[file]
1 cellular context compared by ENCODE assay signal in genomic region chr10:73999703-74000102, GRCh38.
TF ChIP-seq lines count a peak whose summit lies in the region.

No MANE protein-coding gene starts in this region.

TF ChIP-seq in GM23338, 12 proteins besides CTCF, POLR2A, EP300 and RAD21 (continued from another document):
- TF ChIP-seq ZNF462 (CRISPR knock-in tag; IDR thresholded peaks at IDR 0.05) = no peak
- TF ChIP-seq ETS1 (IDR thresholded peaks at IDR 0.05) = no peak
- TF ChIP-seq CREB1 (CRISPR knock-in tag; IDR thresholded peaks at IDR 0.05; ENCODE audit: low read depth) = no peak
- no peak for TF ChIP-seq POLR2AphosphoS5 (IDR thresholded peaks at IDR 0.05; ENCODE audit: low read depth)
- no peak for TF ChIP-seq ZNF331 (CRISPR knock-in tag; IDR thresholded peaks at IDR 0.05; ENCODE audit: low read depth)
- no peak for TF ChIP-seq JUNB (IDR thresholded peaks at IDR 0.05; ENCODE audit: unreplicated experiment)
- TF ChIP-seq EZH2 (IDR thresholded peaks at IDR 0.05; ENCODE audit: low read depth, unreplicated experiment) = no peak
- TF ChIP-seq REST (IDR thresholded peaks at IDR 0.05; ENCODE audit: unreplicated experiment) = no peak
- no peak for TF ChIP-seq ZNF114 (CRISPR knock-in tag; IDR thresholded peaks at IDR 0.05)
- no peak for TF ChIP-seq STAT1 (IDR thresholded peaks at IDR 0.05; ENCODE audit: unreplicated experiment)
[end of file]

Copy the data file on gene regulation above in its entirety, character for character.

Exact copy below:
1 cellular context compared by ENCODE assay signal in genomic region chr10:73999703-74000102, GRCh38.
TF ChIP-seq lines count a peak whose summit lies in the region.

No MANE protein-coding gene starts in this region.

TF ChIP-seq in GM23338, 12 proteins besides CTCF, POLR2A, EP300 and RAD21 (continued from another document):
- TF ChIP-seq ZNF462 (CRISPR knock-in tag; IDR thresholded peaks at IDR 0.05) = no peak
- TF ChIP-seq ETS1 (IDR thresholded peaks at IDR 0.05) = no peak
- TF ChIP-seq CREB1 (CRISPR knock-in tag; IDR thresholded peaks at IDR 0.05; ENCODE audit: low read depth) = no peak
- no peak for TF ChIP-seq POLR2AphosphoS5 (IDR thresholded peaks at IDR 0.05; ENCODE audit: low read depth)
- no peak for TF ChIP-seq ZNF331 (CRISPR knock-in tag; IDR thresholded peaks at IDR 0.05; ENCODE audit: low read depth)
- no peak for TF ChIP-seq JUNB (IDR thresholded peaks at IDR 0.05; ENCODE audit: unreplicated experiment)
- TF ChIP-seq EZH2 (IDR thresholded peaks at IDR 0.05; ENCODE audit: low read depth, unreplicated experiment) = no peak
- TF ChIP-seq REST (IDR thresholded peaks at IDR 0.05; ENCODE audit: unreplicated experiment) = no peak
- no peak for TF ChIP-seq ZNF114 (CRISPR knock-in tag; IDR thresholded peaks at IDR 0.05)
- no peak for TF ChIP-seq STAT1 (IDR thresholded peaks at IDR 0.05; ENCODE audit: unreplicated experiment)